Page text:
While Sting’s most glorious moments will remain in the past, Sky is an integral part of AEW’s future. His podcast will allow him to showcase a different part of his personality, one that has yet to be highlighted at length on Dynamite.

“I want to introduce myself to non-wrestling fans and bring them to AEW,” Sky says. “I travel a lot, and podcasts are essential for me when I’m on the road. I want to be one of those guys. We’ll have a format, but it will be loose. If something really interesting happens, we’ll be talking about it. I hope people enjoy it and grow with us.

“Get in on the ground level and come on this journey with us. We’re going to wrestle with what is going on during the week, and there will be something in there for everybody.”

The (online) week in wrestling

  • There was a point in his career when Roman Reigns once struggled on the microphone. Isn’t that now hard to believe? 
  • Paul Heyman offered some tremendous words of wisdom for Big E on Talking Smack. On a related note, Heyman has made this the premier WWE show right now. 
  • On the subject of WWE programming, Raw delivered another devastatingly low rating. There is a story to be made about how close the Raw and AEW Dynamite ratings are in the 18–49 demographics, but another important point is the staggering amount of viewers WWE continues to lose on a yearly basis. 
  • Jim Ross generated headlines this week for comments he made during his podcast with Conrad Thompson. While discussing the importance of the superkick and DDT, Ross stated, “I told a kid the other day at AEW that everybody does the same f------ spot. All you guys go outside. You cluster up like coils. You stand there in a huddle, friends and foes together, side by side, so you can catch some leaping idiot going over the top who never wins with this move.”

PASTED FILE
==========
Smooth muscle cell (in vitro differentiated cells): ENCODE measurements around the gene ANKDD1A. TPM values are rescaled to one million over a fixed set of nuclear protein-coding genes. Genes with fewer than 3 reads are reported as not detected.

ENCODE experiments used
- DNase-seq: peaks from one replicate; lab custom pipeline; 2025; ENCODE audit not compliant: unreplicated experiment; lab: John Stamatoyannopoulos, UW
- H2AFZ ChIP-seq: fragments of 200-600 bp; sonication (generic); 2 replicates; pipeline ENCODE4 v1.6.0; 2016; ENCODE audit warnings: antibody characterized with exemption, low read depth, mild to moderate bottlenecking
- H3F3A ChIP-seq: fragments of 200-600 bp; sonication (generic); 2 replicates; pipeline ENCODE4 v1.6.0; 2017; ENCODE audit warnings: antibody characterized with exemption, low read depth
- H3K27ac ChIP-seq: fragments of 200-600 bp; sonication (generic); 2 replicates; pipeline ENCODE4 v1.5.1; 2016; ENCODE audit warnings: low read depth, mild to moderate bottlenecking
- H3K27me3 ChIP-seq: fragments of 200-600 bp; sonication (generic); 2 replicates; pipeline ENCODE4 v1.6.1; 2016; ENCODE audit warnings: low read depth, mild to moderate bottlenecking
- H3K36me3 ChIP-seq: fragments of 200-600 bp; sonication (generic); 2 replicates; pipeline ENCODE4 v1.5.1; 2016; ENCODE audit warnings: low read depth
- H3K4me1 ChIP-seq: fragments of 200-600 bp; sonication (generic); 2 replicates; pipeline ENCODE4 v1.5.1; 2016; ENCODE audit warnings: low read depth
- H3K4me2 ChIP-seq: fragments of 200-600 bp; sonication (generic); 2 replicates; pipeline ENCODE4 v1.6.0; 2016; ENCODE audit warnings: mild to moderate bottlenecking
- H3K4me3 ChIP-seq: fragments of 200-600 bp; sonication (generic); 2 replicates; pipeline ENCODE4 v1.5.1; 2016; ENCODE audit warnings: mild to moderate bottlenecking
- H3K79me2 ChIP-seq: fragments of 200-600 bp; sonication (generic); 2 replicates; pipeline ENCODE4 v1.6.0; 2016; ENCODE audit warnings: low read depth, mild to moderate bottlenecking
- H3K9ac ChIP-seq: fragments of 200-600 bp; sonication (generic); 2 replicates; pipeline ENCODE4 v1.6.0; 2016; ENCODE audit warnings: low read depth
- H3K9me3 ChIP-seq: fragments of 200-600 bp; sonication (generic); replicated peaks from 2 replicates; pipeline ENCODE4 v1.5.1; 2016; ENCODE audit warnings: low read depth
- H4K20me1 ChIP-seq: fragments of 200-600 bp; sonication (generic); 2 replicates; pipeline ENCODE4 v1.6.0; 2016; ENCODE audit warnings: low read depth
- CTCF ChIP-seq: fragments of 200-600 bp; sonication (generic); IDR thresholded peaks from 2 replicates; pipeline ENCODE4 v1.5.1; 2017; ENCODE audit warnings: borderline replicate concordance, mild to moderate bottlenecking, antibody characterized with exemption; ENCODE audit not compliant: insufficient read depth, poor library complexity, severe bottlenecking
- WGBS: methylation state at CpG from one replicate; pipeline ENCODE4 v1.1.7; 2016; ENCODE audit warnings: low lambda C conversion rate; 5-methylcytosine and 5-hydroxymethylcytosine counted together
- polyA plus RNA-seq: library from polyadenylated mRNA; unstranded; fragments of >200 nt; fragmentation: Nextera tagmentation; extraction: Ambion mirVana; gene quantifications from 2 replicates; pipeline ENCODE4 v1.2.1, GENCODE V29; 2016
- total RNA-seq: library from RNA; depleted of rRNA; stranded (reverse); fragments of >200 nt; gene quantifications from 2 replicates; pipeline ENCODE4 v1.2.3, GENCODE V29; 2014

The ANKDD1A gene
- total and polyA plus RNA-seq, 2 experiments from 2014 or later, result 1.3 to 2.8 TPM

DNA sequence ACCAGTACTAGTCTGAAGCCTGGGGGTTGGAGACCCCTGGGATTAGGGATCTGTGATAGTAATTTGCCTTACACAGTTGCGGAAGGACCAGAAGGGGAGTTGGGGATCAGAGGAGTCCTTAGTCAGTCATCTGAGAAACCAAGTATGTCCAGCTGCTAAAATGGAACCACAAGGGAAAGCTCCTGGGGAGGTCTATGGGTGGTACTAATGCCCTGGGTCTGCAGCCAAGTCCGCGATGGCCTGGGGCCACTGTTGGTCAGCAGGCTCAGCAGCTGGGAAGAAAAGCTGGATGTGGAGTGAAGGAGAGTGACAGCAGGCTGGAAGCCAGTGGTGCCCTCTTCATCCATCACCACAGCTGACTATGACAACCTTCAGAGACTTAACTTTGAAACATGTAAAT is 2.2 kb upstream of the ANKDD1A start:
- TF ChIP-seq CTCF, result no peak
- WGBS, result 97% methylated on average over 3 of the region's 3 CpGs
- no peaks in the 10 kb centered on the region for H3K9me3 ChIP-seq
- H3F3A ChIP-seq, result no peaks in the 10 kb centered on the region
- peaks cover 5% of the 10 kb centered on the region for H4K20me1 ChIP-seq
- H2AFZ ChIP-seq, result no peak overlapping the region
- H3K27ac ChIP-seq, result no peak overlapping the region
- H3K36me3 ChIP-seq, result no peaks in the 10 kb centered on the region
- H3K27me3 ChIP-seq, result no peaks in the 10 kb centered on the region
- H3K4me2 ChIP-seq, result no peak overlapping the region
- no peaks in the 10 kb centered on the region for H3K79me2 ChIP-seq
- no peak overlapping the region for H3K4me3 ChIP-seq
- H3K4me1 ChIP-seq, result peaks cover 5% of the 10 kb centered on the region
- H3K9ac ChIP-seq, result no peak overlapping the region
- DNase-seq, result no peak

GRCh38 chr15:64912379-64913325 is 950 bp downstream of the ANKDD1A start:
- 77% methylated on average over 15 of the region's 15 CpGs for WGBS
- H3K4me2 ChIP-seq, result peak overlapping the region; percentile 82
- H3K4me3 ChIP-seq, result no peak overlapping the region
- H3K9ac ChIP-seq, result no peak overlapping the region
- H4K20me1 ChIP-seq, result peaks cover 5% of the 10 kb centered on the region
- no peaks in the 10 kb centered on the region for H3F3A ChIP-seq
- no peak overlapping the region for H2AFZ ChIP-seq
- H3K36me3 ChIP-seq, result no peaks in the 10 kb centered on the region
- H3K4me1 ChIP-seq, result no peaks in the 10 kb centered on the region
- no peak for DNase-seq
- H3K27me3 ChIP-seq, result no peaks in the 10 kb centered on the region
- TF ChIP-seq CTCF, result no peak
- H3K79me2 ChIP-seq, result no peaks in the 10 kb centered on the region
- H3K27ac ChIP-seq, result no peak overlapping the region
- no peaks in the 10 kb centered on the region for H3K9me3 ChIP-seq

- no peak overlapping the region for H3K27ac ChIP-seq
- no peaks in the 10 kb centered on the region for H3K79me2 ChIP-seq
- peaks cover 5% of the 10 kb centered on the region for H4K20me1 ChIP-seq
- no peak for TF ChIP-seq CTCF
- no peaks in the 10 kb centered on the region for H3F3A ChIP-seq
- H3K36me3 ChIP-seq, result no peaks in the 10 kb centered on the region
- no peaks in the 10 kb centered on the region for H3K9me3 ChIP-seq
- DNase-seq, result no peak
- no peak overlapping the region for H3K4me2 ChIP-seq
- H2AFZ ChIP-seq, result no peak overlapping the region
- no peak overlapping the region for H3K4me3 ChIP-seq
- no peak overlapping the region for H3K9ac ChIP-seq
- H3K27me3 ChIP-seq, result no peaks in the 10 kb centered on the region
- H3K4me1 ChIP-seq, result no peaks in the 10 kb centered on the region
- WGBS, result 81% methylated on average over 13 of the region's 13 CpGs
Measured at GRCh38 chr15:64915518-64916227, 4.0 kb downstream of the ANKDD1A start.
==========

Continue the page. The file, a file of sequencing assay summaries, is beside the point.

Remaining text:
Ross is certainly entitled to an opinion, especially in an industry in which he has played a prominent role over the past five decades. I happen to agree with him—the spot has been overdone for a couple years, which means this is a great opportunity to create something new.

There were dissenting points of view. Even if he were only kidding, why would Brandon Cutler put himself in a position where it looks like he is openly mocking Ross? 

There were also those who agreed with Ross, including Darby Allin, who is constantly innovating in his work, and FTR’s Dax, who layers his in-ring style with a tremendous amount of respect to those who came before him. 

  • Dave Meltzer of The Wrestling Observer reported the news that Vince McMahon sent a handful of his heavyweights, with the most notable star being Keith Lee, back to the Performance Center for extra training. Lee had some missed spots in his Raw handicap match loss against Miz and John Morrison, but he should still be someone WWE builds their Raw brand around as soon as possible.
  • Even when a talent is red hot, like Kevin Owens was in the summer of 2019, WWE has simply not been able to capitalize and create megastars. That struggle is a massive issue that exists within WWE’s core structure, and Coach hits on one of the main problems here. 
  • If you haven’t had the chance to watch Kenny Omega vs. Laredo Kid from this Saturday’s TripleMania card, the match was spectacular. Omega is operating on such a high level. This match and the tag title match from AEW’s Revolution in February, which also included Omega, are two of the best matches of the year. Laredo Kid’s future will be interesting. He will be back on MLW’s Fusion, and could be a great fit in AEW, though that roster is quickly becoming overcrowded. 
  • Omega played another important role Tuesday night on Impact, and he will team with the Good Brothers against Impact champion Rich Swann and the Motor City Machine Guns at Impact’s Hard to Kill pay-per-view in January.